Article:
Roll Recovery R8

Roll Recovery Youtubeuntitled

My apologies right up front for having a post that reads more like a product endorsement.  I’ll put it out there right up front that I have not received any remuneration from these folks for what I’ve written or said about their product.

It seems as if, for whatever reason, I suffer from muscle soreness a little more than what I think is normal.  Whether it was back from the rowing days, weight lifting, or now biking; if I have a good workout, I pay for it the next day with a lot of pain.  It could be that I just overdo it, or that I should stretch more, or maybe my diet sucks; but very often I’ll wake up in the middle of the night with my thighs feeling like hamburger and I pop an unhealthy amount of ibuprofen for a day or two.

The only time this wasn’t a problem was a very long time ago, where I was in top racing form.  That involved really frequent workouts, and I commented to my doubles partner, who was also a ranked bike racer, that I felt as if I was getting stronger with each workout, and wasn’t experiencing any stiffness.  He said that it was normal…

But I’m probably getting off topic.

In the Spring of 2015, along with my weight training and the HIIT training I had been doing, I started researching rollers for deep tissue massage.  We had a few laying around so I tried a few of the movements.  For quads and the group of muscles around the knees, I just wasn’t coordinated enough to make it work.

A little more research, and I come across the Roll Recovery.  I’m interested, but the thing is pricey and looks a little bit too much like a gadget.  A little later I’m at one of my son’s volleyball matches, and I see a kid pull one out afterwards and start working on his thighs.  I go up and speak to him, and he casually endorses it.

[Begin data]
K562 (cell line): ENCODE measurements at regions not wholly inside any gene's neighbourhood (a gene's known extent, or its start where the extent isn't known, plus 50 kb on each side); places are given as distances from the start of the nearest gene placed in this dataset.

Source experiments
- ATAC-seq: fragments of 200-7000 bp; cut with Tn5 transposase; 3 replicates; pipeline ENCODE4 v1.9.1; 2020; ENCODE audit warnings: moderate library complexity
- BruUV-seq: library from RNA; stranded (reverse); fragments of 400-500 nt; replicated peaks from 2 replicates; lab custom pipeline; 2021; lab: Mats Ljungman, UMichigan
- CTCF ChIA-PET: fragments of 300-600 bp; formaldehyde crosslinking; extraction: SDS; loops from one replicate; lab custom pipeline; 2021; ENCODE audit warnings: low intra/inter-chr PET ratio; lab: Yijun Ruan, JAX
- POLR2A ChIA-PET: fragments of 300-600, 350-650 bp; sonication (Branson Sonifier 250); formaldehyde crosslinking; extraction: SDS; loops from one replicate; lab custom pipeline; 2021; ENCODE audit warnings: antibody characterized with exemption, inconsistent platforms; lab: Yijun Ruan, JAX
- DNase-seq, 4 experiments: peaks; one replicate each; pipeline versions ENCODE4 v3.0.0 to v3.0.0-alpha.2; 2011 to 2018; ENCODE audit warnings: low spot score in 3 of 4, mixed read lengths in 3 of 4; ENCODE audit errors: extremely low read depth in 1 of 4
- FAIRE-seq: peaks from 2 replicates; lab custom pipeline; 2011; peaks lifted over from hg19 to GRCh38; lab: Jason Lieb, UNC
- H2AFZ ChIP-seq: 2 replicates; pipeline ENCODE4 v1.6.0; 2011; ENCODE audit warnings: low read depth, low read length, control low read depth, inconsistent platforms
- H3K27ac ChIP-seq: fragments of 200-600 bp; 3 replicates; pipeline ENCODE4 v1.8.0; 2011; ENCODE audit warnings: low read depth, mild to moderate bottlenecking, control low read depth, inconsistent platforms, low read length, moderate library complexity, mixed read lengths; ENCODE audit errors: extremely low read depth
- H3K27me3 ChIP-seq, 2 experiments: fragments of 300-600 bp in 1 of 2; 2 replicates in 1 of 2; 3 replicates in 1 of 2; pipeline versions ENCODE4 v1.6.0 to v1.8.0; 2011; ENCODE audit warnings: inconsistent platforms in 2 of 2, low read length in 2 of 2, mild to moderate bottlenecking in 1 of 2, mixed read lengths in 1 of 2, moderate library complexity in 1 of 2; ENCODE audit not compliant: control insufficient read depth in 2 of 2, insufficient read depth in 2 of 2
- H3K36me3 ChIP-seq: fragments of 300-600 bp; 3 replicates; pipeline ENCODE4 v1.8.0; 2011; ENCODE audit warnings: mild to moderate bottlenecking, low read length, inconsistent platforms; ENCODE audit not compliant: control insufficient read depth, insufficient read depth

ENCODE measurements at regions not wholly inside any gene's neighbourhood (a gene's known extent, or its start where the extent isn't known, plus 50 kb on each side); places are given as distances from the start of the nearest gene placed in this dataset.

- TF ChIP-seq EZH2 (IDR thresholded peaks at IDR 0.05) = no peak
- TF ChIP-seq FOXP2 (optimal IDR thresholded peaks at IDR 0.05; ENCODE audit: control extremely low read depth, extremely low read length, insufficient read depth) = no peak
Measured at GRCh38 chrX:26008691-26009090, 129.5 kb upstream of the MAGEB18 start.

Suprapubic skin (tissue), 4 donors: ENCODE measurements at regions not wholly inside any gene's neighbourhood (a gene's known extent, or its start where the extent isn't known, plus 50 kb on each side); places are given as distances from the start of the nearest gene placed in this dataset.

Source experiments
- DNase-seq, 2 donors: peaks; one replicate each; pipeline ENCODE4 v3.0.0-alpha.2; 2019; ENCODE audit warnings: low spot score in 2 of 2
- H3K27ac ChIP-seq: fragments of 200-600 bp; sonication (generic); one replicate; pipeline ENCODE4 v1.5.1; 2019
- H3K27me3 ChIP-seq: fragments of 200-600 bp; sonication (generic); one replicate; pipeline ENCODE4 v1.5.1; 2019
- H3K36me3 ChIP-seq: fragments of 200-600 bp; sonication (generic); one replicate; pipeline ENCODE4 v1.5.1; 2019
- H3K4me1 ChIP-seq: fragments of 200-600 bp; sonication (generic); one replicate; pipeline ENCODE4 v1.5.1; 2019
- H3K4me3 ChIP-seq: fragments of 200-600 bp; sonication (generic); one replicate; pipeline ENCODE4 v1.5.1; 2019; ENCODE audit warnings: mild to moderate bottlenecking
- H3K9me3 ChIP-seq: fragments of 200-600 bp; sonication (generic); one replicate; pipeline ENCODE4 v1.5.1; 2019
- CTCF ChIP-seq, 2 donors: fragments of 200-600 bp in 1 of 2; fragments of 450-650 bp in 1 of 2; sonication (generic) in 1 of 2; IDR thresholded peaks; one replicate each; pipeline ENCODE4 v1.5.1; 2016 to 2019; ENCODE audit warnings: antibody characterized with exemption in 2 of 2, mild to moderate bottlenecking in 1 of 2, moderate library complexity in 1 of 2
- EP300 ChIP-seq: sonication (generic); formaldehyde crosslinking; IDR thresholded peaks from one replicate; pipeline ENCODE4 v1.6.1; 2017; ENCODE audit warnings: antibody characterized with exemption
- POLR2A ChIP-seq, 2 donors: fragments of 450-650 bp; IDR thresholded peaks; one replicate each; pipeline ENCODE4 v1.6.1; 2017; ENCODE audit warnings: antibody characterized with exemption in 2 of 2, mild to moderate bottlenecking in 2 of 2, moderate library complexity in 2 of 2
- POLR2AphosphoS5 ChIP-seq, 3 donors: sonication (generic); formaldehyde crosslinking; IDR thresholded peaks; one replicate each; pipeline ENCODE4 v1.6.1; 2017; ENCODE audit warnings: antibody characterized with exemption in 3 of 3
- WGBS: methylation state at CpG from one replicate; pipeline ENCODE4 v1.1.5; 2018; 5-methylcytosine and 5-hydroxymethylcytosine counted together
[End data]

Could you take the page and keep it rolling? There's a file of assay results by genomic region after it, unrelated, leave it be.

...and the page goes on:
Still some time passes, but now were into prime riding season, and I have a few rides where I experience the soreness.  A little more research, and I find them sourced locally, at the Appalachian Running Company in Carlisle.  Passing through there one day, I stop in and make the purchase = $120.

Like the pictures and videos show, the thing is a very heavily made vise with a bunch of rollers that you squeeze onto your leg, and then work back and forth.  The springs are pretty strong, but there is a technique for rolling it onto the leg and spreading it gradually.

I think they warn you about this, but I’ll do it also:  the first few times you use this, it feels like it’s tearing the muscles from the bone – it really hurts.  I chalk that up to “breaking up adhesions” which sounds gimmicky, except that I’ve read about that in more professional journals.

However, after the first week, that starts to change, and it actually feels good.  One develops a technique for running the rollers across the muscles just the right way, and you start searching for tightness and cramps to work out.

The result is that the legs are still tired, but not nearly as sore.  In fact, I can tell the next day if I missed a spot.  I’ve linked to one of their videos since it’s much better at explaining the use than what I could do, but the bottom line is that I’m now a believer.  It sits on my night stand, and when I come in from a ride and go change or get ready for a shower, I spend no more than five minutes working my thighs.

 

 

 

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